In fact, Mr ‘’X’’ subcontracts the job to local people paying them well below the minimum wage in Bangladesh. ABC is well aware of this fact and knows that Mr ‘’X’’ will retain 20% of the total payment for the service. However, ABC pretends to be unaware of Mr ‘’X’’ subcontracting the job and paying below the minimum wage if questioned by the authorities.’’
If the broad audience is more or less familiar with the beforementioned criminal schemes, round-tripping maybe something new to many. Round-tripping is used by the founders of a startup to inflate the revenue and profit and mislead investors and lenders. It includes overseas remote workers and a subsidiary. Here’s an example:
‘’ Company ABC wants to raise the next funding round, but the revenue is well below the investors’ benchmark. However, company ABC is loss-making and can’t survive without a funding round. To ‘’remedy the situation’’, the founders of ABC hire Mr’’X’’, an Indian national living in Bangalore ( at least on paper). Mr. X has incorporated a legal entity locally and is paid times above the local market rate to develop the e-commerce platform of ABC. Of course, MR ‘’X”’ subcontracts the work locally and pays a fraction to the local workers. Quite often, Mr ‘’X’’ may pay a rate below the local minimum wage.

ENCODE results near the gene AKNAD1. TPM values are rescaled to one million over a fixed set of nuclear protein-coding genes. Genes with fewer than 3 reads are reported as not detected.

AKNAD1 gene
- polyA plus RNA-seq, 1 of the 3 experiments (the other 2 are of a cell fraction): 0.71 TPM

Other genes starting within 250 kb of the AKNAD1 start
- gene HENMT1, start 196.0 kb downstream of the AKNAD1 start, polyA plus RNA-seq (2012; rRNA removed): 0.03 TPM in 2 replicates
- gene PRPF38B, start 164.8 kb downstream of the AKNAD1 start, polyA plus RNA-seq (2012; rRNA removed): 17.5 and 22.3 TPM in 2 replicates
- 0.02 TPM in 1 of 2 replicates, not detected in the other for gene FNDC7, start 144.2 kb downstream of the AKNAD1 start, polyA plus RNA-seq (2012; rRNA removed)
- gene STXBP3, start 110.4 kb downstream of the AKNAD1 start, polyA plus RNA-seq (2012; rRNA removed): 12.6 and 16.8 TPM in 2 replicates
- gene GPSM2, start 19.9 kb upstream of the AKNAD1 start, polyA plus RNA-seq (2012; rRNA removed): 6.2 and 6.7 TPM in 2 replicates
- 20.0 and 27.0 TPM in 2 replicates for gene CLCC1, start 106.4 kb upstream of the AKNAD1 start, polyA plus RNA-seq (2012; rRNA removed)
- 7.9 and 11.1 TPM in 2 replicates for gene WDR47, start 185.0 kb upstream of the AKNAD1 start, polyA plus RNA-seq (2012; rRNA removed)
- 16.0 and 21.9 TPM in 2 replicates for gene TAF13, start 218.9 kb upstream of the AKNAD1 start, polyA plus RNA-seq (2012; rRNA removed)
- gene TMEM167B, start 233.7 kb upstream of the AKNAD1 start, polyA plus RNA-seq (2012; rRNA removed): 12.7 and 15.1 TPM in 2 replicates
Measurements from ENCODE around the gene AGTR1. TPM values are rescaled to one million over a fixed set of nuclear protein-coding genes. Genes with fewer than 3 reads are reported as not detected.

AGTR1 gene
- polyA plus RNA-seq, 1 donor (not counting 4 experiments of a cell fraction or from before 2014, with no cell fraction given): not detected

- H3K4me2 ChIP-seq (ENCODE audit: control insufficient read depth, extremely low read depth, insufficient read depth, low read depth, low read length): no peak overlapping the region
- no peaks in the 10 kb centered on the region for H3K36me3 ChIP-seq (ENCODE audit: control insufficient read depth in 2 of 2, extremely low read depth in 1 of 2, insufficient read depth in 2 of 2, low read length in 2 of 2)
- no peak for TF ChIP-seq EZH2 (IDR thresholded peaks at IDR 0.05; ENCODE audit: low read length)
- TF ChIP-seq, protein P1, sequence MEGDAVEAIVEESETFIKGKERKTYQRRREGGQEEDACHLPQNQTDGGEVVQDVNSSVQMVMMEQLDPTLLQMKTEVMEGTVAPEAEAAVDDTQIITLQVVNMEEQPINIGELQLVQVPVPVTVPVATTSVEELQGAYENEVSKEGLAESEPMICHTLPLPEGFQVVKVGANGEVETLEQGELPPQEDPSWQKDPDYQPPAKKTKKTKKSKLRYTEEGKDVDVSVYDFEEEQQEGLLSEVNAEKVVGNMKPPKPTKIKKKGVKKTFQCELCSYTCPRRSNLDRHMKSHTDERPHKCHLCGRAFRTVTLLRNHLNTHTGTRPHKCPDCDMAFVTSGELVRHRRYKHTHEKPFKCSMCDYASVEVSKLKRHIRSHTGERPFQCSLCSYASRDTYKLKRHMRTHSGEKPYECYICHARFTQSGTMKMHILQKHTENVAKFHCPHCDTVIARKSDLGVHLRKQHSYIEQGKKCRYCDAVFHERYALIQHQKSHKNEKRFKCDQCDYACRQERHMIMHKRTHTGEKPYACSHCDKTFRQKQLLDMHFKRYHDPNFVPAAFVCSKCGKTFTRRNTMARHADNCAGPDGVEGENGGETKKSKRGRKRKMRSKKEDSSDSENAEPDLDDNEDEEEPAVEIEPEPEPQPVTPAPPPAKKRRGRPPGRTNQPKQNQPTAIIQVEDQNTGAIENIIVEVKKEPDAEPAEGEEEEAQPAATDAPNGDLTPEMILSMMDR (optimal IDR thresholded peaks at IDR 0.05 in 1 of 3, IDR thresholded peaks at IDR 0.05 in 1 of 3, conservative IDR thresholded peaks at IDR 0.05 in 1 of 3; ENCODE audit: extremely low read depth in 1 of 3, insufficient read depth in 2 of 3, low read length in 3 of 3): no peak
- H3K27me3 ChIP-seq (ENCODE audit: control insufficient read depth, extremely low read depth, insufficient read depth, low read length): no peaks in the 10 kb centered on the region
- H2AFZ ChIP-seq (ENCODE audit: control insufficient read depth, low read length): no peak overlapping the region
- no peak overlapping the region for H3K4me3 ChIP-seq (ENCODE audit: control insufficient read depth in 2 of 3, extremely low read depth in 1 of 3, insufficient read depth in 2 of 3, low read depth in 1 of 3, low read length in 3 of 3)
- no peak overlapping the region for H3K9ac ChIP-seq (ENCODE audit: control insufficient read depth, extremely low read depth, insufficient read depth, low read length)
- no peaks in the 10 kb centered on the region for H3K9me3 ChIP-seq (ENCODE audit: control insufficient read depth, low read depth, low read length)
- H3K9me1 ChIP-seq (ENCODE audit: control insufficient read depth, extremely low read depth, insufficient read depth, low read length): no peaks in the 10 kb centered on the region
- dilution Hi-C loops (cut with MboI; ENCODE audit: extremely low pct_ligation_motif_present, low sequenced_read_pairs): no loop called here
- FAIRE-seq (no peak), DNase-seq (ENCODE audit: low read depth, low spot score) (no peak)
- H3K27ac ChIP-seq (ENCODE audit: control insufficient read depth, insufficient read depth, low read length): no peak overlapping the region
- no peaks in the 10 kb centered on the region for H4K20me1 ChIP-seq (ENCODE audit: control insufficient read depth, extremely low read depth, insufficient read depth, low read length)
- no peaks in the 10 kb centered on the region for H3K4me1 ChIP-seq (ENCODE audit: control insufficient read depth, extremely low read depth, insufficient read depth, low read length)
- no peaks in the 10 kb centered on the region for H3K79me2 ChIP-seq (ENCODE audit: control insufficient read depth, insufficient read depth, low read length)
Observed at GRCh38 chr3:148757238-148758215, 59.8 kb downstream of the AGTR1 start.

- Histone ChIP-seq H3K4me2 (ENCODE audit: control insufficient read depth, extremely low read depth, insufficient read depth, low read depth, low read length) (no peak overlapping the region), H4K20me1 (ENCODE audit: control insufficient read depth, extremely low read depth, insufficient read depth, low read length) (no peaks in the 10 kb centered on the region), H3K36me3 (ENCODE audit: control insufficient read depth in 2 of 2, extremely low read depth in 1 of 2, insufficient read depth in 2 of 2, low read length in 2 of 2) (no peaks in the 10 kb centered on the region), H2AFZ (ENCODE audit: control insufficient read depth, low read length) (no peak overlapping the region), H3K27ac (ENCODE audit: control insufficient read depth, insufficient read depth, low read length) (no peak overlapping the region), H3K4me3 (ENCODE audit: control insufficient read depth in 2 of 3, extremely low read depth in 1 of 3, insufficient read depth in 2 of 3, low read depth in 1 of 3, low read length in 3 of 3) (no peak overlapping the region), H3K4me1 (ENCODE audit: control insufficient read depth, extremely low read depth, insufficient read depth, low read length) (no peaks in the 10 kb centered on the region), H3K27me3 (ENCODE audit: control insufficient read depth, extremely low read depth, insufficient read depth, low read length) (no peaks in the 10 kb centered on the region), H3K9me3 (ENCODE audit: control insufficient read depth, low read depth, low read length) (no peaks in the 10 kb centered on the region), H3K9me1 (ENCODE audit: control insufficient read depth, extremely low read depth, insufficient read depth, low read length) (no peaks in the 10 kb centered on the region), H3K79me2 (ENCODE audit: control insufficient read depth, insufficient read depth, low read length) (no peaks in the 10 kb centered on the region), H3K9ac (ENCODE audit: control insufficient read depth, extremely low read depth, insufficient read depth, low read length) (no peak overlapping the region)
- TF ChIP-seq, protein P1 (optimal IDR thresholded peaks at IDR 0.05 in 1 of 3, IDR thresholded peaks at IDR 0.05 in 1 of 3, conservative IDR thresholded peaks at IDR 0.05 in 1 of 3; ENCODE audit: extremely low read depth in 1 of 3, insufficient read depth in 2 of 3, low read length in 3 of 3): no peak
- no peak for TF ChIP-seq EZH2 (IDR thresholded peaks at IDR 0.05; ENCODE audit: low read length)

What happens next?
Let’s assume that ABC pays Mr. X USD 100 000 and Mr. X pays USD 10 000 to local remote workers to complete the job.
In the accounts of ABC, the auditors and investors will see an asset of USD 100 000 This is the e-commerce platform. An asset, no cost in the P&L.
Mr. X will retain USD 10 000 for the service and uses the remaining USD 80 000 to buy product development advisory services from company ‘Zero’’ owned by the grandmother of the founders. On its turn company ‘’Zero’’ buys services from ‘’Sunshine’’, a subsidiary of ABC, thus inflating the consolidated revenue of ABC.
Here’s what the auditors and investors of ABC will see if Mr. X is involved:
USD 100 000 asset (the e-commerce platform)
USD 80 000 revenue (as ABC consolidates the revenue of ‘’Sunshine’’)
Looks great, isn’t it?
Here’s what investors will see if no round-tripping is involved:
USD 60 000 asset (partially developed e-commerce platform)
USD 30 000 rent (cost)
USD 10 000 general expenses (cost)